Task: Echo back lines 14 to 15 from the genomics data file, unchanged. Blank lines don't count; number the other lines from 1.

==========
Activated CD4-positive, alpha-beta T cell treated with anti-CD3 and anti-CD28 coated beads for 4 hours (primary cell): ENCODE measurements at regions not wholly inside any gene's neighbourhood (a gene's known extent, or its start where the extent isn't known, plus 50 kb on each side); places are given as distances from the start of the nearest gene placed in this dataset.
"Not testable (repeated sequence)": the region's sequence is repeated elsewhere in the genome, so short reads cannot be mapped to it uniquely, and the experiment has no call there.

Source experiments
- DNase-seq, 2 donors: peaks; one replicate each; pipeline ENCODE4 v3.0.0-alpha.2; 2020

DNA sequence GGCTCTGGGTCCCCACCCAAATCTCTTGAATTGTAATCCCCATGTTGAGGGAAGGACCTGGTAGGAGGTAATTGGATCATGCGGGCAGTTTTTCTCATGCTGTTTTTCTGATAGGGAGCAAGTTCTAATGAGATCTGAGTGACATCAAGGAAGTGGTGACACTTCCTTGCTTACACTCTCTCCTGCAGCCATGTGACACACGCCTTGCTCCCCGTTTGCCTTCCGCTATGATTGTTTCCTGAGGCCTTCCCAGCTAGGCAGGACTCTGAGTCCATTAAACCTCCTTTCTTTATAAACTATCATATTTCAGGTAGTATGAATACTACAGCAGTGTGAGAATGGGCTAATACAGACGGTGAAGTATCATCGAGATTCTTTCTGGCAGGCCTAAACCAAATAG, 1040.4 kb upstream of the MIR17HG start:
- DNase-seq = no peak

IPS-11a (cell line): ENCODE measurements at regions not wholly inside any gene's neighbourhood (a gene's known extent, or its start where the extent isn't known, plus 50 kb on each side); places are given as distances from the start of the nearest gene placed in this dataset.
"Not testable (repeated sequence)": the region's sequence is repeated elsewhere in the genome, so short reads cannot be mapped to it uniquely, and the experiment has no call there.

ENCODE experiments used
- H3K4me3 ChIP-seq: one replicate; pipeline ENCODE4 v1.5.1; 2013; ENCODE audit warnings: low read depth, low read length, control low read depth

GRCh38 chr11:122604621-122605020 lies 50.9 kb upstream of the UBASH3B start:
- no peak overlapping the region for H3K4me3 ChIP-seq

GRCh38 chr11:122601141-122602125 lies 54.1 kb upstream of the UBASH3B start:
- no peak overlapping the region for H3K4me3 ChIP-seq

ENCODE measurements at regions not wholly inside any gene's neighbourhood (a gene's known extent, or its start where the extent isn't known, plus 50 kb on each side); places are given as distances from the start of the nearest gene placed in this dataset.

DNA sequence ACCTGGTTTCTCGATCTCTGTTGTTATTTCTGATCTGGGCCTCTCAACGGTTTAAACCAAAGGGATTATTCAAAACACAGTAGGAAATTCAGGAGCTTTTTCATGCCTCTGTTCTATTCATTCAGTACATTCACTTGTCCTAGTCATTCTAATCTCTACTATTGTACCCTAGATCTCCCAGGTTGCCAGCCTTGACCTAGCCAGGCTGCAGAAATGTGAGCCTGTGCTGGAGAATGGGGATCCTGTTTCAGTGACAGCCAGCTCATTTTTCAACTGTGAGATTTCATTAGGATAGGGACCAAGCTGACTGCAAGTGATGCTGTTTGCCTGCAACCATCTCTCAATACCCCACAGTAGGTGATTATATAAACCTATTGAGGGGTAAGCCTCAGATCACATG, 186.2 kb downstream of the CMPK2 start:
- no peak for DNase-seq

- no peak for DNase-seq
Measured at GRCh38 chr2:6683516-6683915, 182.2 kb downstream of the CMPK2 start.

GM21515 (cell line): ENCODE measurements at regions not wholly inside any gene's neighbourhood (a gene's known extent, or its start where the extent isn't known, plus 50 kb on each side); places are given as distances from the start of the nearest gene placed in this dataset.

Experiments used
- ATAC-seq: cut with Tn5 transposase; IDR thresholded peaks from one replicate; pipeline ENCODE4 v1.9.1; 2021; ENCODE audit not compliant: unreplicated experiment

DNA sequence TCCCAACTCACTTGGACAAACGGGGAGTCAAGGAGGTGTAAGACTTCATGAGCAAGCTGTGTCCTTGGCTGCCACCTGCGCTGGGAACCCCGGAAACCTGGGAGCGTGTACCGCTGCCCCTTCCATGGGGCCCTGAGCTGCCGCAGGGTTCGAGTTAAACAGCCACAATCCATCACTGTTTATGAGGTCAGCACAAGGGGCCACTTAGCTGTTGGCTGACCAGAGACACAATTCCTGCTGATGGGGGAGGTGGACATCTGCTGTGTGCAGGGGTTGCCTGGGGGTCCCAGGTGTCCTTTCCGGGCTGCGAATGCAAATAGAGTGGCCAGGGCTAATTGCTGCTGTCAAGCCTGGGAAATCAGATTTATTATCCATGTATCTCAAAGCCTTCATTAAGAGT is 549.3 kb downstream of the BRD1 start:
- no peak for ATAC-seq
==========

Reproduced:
- no peak overlapping the region for H3K4me3 ChIP-seq

ENCODE measurements at regions not wholly inside any gene's neighbourhood (a gene's known extent, or its start where the extent isn't known, plus 50 kb on each side); places are given as distances from the start of the nearest gene placed in this dataset.